- The Tin-Can Island Command of the Nigerian Customs Service, has recorded a fall in revenue of
N2.7 billion in the first quarter of 2016, compared to N61.6b billion it made in the first quarter of 2015. Chris Osunkwo, the Command’s spokesman said that the Command made seizures of 60 cartons of centre tables, 30 cartons of cooking oil, 60 cartons of fruit juice, and 25 cartons of spaghetti, all with a Duty Paid Value of N3.6 million in January. Fifty bundles of used tyres, 15 cartons of table water and 10 cartons of vegetable oil, 11 bags of used clothes and three bags of used shoes, all with a DPV of N600,000 were also made in February, while 70 cartons of tissue paper, 70 cartons of nylon, 24 bags of fruit juice, 21 bags of used shoes and a woman’s bag, all with a DPV of N571,000 was recorded in March. The Comptroller-General, Nigeria Customs Service, Col. Hameed Ali (rtd) had earlier said that the fall in revenue was as a result of some policies by the CBN.
- The police service commission has said that 705,352 candidates applied to fill the vacancy for 10,000 personnel in the Nigeria Police Force. PSC spokesman, Ikechukwu Ani, said that 202,427 applications were for the position of cadet assistant superintendent of police, 169,446 for the position of cadet inspector and 333,479 for the position of constables. Ani said that the commission will recruit 500 cadet ASPs, 500 cadet inspectors, 1,500 specialist officers and 7,500 constables to meet the approved 10,000 new entrants into the force.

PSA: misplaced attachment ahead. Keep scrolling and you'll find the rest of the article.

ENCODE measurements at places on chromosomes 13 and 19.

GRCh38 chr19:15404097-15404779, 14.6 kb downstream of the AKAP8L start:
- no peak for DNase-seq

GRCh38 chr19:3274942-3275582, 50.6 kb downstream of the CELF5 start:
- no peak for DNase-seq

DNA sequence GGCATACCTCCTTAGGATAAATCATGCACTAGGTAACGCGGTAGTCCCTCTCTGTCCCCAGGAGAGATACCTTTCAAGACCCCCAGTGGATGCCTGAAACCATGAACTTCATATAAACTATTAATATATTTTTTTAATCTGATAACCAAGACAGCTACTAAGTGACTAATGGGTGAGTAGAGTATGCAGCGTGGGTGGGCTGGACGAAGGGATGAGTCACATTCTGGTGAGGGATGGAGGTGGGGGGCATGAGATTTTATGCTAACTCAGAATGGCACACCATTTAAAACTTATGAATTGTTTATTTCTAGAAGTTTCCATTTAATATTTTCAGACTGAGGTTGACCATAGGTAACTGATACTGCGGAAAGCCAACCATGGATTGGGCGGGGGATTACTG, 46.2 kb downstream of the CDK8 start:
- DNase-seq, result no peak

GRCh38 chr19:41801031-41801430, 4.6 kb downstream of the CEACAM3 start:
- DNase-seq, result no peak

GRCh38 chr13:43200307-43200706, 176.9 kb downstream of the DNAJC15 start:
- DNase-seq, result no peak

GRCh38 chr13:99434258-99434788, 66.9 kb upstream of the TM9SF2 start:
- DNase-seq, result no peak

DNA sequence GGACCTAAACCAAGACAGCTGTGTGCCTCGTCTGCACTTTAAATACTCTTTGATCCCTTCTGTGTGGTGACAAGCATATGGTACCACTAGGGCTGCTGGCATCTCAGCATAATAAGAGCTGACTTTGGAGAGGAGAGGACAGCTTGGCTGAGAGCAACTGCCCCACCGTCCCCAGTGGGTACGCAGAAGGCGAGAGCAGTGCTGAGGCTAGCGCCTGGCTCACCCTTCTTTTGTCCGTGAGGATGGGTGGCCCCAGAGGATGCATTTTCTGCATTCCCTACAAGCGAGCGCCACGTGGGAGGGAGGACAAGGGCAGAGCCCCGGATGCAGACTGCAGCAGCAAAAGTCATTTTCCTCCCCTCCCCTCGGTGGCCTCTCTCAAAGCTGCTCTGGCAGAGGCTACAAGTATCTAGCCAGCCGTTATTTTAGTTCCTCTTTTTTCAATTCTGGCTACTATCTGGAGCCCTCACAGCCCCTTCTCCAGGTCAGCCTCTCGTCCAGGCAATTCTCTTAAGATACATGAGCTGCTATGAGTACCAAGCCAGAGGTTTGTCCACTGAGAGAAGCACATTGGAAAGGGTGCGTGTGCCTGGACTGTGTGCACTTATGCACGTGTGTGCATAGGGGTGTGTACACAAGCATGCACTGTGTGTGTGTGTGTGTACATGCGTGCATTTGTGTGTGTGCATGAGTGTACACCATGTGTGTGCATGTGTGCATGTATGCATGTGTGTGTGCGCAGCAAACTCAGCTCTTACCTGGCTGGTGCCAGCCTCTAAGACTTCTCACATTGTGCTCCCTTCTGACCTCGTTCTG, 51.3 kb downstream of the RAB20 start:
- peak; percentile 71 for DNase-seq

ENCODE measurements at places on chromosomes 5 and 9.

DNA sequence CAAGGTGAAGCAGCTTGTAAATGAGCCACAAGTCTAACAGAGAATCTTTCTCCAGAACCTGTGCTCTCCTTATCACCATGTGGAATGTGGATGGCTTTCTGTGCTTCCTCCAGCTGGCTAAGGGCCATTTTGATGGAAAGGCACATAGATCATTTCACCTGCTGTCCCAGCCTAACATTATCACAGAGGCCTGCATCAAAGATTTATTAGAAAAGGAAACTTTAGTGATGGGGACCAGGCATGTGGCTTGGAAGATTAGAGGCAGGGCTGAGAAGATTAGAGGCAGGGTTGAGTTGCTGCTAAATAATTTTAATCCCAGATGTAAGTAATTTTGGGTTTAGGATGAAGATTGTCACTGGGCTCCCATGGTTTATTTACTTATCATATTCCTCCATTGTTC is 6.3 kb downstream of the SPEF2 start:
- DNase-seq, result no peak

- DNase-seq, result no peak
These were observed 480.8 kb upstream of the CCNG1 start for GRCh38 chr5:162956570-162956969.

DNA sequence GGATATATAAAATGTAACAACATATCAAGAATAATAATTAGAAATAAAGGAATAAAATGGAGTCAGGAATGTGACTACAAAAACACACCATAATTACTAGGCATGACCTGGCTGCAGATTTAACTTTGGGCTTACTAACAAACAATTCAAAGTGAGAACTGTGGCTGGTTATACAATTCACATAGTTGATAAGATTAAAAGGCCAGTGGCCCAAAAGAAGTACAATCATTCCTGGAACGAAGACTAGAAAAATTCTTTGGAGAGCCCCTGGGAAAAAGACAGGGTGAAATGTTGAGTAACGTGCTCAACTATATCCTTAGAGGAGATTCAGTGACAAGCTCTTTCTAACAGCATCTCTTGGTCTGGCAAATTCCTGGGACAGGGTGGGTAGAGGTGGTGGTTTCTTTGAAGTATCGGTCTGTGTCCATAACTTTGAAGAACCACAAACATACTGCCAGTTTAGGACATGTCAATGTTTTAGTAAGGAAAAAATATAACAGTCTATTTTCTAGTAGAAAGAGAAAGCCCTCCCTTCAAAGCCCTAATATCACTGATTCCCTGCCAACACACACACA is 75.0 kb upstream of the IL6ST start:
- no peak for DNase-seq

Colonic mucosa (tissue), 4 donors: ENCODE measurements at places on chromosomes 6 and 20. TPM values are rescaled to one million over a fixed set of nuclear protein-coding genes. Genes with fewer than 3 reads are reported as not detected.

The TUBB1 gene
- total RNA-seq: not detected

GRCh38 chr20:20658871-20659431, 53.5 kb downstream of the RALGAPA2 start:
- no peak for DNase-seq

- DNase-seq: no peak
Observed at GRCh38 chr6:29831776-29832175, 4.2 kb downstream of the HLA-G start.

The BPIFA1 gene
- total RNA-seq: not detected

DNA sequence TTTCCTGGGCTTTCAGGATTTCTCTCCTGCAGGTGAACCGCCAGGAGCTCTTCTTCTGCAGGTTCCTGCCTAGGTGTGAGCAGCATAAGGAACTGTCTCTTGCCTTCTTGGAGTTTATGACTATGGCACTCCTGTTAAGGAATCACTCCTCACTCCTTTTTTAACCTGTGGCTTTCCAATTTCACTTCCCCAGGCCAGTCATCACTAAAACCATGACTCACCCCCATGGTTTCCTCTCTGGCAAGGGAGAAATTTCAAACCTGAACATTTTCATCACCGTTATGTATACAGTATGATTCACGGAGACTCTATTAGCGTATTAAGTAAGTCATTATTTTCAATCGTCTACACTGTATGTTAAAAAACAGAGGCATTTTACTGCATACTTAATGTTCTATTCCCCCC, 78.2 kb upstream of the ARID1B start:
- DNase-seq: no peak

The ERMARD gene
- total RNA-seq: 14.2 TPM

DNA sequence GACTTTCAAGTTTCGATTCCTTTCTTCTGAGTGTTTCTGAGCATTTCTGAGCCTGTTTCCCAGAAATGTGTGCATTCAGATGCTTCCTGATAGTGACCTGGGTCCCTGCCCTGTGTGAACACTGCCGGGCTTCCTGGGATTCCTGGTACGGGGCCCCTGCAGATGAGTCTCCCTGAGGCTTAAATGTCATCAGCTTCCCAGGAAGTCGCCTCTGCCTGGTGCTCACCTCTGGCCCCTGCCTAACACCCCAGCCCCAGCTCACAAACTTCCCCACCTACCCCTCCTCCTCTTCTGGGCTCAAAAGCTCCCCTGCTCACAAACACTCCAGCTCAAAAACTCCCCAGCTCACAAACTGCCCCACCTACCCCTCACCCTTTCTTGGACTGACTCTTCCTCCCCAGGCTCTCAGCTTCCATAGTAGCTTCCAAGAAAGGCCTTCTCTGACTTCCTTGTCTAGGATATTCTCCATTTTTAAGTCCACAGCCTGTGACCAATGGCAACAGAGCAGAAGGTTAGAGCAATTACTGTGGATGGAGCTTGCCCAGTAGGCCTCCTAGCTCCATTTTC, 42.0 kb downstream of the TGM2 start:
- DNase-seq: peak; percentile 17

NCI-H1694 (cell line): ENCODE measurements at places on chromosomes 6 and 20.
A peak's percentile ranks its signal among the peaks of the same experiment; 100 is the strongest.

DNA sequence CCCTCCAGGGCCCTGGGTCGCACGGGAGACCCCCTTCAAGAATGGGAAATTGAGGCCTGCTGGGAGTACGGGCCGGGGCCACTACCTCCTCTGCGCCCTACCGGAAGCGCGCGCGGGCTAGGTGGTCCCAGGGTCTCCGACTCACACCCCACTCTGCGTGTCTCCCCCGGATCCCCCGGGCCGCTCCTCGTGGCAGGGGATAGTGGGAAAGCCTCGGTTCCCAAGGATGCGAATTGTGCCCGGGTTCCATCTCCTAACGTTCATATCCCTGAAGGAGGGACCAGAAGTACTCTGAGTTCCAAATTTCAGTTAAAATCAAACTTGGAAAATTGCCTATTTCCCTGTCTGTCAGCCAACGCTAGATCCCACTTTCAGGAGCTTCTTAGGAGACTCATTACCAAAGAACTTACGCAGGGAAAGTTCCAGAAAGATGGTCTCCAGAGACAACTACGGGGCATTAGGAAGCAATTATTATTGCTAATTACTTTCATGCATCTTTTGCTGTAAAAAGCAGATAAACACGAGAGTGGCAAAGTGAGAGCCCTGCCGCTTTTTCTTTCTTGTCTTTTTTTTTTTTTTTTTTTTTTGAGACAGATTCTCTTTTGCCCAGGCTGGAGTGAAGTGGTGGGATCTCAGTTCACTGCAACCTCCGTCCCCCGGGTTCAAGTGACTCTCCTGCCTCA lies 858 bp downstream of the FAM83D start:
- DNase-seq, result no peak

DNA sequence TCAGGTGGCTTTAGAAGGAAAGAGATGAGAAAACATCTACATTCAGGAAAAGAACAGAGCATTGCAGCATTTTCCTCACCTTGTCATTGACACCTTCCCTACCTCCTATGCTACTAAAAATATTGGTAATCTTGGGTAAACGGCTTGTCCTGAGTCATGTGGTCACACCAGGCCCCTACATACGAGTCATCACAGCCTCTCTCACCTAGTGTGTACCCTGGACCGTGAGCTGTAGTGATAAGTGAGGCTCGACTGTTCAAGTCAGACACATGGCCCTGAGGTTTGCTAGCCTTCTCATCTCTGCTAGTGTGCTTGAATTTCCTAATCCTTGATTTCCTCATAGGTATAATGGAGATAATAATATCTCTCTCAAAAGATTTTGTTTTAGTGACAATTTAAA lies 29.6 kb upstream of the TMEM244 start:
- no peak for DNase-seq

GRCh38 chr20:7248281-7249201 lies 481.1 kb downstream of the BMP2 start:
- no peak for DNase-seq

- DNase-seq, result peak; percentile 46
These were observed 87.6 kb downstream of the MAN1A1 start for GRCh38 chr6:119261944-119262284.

- Nigerian banks have decided to reduce the number of loan grants available to their customers for the year 2016, as a result of the high number of non-performing loans propelled by the economic challenges in the country. There was a general rise in bad loan rate in the banking industry by 78.8% (
N649.63 billion) last year. This shows a huge drop in the quality of loan portfolio of 22 banks as declared in their 2015 annual reports released, by 30% ( N5.78 trillion); this is due to a great fall in oil price, weak output growth, reduced investor confidence, low propensity to save, fiscal imbalances at the government level and so on. The lingering foreign exchange challenge in the country has forced foreign banks to cut credit lines to Nigerian banks. Moreso, eight banks over-shot the regulatory limit of 5% bad loan ratio to eight in 2015 as against three banks in 2014, demonstrating that the bad loan ratio for the industry in relation to total loans granted rose to 4.88% which is actually 1.2% lesser than the regulatory limit.